race

Art Exhibit
1:14 pm
Tue October 1, 2013

RACE: Are We So Different?

Flickr Photo/Nathan Gibbs

What does race mean? How much of what race means is determined by biology? And how much by society? Is there confusion between the biological basis of race and how we view race? These are the questions answered in a new exhibit at the Pacific Science Center titled "RACE: Are We So Different?"

In conjunction with the exhibit, the Pacific Science Center and city of Seattle are hosting two evening events that examine the state of racial inequities in the United States. Ross Reynolds sits down with John Powell, director of the Haas Institute for a Fair and Inclusive Society, and Julie Nelson, director of the Race and Social Justice Initiative for the city of Seattle for a discussion on race in Seattle.

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Matrimonial Trends
8:00 pm
Thu September 12, 2013

Is Marriage For White People? With Ralph Richard Banks

Ralph Richard Banks' book "Is Marriage for White People?"

Though it was once the norm to get hitched right out of high school, marriage has declined throughout American society. This development is the most pronounced among African Americans, and black women are more than three times as likely as white women never to marry. When black women do marry, they are more likely than any other group to wed a man who is less educated or earns less money than they do.

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War Writers
6:00 am
Wed August 21, 2013

Writing About War, Black In Seattle And Maggie Greenwald

Anthony Swofford's book "Jarhead"

The Art Of Writing About War

War is hard to describe. In his memoir, "Jarhead," Gulf War Marine Anthony Swofford writes, "This is not funny, the possibility of death, but like many combatants before us we laugh to obscure the tragedy of our cheap, squandered lives." Swofford and writers Dave Danelo and Michael Yon joined us in 2008 to discuss the challenges of war and the challenges of writing about it.

Black In Seattle: What It Was Like In 2002

Back in 2002, Seattle Times columnist Jerry Large asked his readers to share thoughts on what it’s like to be black in Seattle. In 2002, living patterns were shifting rapidly, and a few shootings put race on the public’s mind. Steve Scher talked with Large and listeners about what it was like to be black in Seattle.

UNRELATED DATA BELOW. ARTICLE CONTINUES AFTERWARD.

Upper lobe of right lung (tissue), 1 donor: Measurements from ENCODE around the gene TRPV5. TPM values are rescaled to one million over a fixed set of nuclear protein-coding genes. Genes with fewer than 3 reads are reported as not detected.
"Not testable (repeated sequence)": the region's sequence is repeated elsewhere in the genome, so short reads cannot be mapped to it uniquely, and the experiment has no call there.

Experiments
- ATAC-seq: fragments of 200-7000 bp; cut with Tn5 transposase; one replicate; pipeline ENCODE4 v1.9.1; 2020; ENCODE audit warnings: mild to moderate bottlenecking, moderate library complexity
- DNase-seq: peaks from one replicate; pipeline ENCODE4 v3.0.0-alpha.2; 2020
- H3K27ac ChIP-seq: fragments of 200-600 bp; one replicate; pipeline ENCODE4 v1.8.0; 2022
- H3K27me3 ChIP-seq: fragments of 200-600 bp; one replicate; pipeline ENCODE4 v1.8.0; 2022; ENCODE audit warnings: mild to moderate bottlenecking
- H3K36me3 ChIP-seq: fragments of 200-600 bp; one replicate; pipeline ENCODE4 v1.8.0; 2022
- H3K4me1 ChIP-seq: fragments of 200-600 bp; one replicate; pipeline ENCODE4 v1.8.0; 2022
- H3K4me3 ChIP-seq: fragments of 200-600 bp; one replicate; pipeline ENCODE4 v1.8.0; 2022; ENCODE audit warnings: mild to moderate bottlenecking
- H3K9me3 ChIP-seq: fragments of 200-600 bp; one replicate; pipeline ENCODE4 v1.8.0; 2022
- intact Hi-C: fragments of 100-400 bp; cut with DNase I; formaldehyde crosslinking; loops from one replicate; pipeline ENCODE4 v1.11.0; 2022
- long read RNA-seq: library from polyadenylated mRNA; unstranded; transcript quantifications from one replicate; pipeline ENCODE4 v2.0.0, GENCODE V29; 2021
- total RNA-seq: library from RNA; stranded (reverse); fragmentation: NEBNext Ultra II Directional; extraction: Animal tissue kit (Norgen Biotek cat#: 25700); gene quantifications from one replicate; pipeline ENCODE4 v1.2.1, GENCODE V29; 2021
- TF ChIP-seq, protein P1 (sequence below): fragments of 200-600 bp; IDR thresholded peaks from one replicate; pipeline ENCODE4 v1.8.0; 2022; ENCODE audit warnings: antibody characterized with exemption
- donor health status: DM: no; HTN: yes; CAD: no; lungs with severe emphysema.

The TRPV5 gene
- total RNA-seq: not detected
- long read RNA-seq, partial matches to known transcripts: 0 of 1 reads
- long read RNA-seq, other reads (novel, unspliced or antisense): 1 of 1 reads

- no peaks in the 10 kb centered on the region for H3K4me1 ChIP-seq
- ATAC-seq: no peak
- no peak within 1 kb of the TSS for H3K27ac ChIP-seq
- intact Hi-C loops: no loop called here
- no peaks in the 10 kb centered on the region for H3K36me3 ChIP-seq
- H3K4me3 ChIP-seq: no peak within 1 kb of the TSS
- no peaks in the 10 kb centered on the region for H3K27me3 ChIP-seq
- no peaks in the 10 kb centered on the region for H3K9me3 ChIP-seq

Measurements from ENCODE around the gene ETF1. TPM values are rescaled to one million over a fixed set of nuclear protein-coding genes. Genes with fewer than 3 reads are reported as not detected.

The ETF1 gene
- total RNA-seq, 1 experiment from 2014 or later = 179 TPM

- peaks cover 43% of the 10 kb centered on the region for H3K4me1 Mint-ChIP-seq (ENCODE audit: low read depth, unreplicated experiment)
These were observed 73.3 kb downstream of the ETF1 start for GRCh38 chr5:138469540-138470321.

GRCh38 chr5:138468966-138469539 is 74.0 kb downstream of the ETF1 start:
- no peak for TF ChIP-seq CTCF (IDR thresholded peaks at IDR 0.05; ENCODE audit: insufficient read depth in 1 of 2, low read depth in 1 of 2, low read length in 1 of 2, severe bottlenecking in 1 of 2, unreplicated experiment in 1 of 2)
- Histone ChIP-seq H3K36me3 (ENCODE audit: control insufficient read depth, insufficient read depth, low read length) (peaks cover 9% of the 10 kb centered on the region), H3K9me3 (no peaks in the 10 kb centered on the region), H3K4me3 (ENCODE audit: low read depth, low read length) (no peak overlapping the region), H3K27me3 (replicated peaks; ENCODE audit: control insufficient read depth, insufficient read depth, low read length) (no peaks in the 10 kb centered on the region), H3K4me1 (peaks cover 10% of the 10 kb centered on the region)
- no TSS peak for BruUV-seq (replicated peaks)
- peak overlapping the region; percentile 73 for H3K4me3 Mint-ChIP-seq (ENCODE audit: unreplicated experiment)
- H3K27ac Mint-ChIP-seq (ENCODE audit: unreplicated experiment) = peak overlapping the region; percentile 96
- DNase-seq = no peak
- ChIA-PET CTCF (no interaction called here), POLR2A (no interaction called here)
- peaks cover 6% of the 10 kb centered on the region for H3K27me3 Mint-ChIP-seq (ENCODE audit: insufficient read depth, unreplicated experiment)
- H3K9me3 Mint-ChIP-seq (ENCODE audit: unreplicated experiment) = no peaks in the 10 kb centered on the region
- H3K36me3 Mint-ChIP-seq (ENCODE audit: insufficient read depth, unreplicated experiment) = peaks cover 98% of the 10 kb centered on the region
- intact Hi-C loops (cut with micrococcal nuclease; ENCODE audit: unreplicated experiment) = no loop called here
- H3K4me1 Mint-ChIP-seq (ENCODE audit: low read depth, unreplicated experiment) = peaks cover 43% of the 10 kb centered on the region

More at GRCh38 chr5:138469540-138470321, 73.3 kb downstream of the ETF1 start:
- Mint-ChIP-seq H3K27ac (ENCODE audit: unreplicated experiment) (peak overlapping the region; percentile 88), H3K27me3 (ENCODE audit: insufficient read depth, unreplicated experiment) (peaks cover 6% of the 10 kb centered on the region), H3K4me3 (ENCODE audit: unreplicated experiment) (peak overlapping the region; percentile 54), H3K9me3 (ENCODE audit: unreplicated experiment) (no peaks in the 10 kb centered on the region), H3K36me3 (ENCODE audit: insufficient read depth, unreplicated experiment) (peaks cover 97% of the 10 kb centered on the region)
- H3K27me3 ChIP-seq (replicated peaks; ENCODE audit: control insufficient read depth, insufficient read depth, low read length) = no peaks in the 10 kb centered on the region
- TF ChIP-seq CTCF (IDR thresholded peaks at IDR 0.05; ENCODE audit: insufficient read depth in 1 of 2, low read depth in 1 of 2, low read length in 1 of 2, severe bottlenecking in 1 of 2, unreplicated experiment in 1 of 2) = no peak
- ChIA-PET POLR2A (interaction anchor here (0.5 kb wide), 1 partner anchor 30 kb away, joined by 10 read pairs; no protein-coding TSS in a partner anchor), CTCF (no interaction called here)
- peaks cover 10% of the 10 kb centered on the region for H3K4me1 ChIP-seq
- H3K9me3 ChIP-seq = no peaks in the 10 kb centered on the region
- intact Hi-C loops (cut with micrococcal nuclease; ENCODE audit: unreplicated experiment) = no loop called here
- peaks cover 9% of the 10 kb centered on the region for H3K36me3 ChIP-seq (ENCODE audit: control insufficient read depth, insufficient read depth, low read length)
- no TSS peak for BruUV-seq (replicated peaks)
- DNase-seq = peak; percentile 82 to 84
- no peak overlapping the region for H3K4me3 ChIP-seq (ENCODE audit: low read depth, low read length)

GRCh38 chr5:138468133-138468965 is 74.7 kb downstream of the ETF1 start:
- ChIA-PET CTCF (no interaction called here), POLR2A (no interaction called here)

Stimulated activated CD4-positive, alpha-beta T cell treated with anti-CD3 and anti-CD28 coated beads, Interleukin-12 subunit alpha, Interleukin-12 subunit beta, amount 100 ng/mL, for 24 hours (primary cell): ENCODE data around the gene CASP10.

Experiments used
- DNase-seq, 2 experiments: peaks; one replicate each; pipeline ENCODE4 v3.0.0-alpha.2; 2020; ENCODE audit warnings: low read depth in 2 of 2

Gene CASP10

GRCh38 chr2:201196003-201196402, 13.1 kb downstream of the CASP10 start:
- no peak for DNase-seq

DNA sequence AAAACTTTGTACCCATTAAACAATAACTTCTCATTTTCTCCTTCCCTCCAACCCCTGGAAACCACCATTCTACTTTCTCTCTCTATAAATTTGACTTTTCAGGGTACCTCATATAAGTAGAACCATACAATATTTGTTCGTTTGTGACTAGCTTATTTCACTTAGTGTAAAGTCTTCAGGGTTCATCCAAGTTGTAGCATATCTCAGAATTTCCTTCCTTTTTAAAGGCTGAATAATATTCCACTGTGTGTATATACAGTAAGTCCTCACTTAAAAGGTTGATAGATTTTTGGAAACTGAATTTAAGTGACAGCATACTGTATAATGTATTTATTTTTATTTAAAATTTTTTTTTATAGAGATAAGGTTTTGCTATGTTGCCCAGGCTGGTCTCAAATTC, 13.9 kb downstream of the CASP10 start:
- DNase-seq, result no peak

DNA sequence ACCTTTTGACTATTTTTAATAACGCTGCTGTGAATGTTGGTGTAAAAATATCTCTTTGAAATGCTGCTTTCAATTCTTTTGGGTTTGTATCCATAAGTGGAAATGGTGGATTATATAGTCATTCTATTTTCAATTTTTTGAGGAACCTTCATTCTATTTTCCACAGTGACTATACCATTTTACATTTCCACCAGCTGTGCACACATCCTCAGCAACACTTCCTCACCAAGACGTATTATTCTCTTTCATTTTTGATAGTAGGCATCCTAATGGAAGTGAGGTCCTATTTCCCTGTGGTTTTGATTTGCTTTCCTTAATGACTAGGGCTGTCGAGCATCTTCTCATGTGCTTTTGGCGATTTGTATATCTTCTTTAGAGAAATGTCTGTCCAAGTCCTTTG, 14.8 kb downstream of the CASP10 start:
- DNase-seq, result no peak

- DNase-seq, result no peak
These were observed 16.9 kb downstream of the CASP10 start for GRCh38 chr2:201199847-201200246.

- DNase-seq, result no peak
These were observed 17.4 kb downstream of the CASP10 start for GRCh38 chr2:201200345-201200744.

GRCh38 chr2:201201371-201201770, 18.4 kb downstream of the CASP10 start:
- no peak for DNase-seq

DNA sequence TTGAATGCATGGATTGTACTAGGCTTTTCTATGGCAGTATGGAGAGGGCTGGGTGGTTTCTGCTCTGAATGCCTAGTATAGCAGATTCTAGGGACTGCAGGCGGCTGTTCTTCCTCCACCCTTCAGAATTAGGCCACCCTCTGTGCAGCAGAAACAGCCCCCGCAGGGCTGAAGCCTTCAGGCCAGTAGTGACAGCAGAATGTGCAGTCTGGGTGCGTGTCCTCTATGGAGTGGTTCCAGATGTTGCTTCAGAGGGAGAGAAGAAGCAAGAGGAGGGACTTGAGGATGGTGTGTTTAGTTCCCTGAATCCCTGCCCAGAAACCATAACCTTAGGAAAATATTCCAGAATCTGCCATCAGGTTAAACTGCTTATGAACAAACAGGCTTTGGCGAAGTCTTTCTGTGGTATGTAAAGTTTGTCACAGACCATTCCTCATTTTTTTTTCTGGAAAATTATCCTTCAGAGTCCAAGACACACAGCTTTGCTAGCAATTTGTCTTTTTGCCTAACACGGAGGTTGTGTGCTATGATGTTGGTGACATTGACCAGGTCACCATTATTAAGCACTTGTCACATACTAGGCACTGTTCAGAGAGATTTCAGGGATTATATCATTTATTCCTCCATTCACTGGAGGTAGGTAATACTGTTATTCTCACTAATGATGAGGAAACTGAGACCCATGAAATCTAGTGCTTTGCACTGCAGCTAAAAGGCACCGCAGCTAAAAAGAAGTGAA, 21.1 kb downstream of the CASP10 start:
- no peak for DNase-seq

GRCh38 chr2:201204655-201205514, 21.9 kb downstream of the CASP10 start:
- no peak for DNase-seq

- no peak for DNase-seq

Director Maggie Greenwald On Making “The Ballad of Little Jo”

Maggie Greenwald is an actress, director and screenwriter. She is perhaps best known for writing and directing “The Ballad of Little Jo,” a film based on the true story of a woman attempting to escape the stigma of having a child out of wedlock by living as a man. Marcie Sillman talked with Greenwald in 1993 about making “The Ballad of Little Jo.”

Author Interviews
9:50 am
Mon August 12, 2013

Behind 'The New Black': The Real Piper's Prison Story

Taylor Schilling plays Piper in Netflix's Orange Is the New Black, which is based on Piper Kerman's memoir of her year in prison.
Jessica Miglio Netflix

Originally published on Fri August 16, 2013 8:18 am

Piper Kerman was a 24-year-old Smith College graduate in 1993, when she flew to Belgium with a suitcase of money intended for a West African drug lord.

This misguided adventure started when she began a romantic relationship with a woman who was part of what Kerman describes as a "clique of impossibly stylish and cool lesbians in their mid-30s." That woman was involved in a drug-smuggling ring, and got Kerman involved, too, though Kerman left that life after several months.

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Trayvon Martin Shooting
5:48 pm
Wed July 17, 2013

Seattle's Black Clergy Respond To Zimmerman Verdict

Rev. LaVerne Hall of Mount Zion Baptist Church speaks out during Trayvon Martin Vigil in Seattle.
Liz Jones KUOW

Correction 7/18/13: A previous version of this story stated that Florida’s ‘Stand Your Ground’ law was a key part of Zimmerman’s defense. The law was a factor in the case but not part of Zimmerman’s courtroom strategy.

A group of black pastors in the Seattle area say the Trayvon Martin case should be a “wake-up call.” The religious leaders are pushing for changes in gun laws that they say contribute to racial profiling, and they're also urging community members to join their fight.

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RadioActive Youth Media
11:45 am
Thu June 27, 2013

Episode 40: Young Seattleites Say Code Switching Is A Tough Habit To Break

RadioActive's Antonia Dorn and Kadian Vanloo
KUOW Photo / Jenny Asarnow

There’s no such thing as a normal you. Do you talk to your boss the same way you talk to your dog? Probably not. This is called code switching.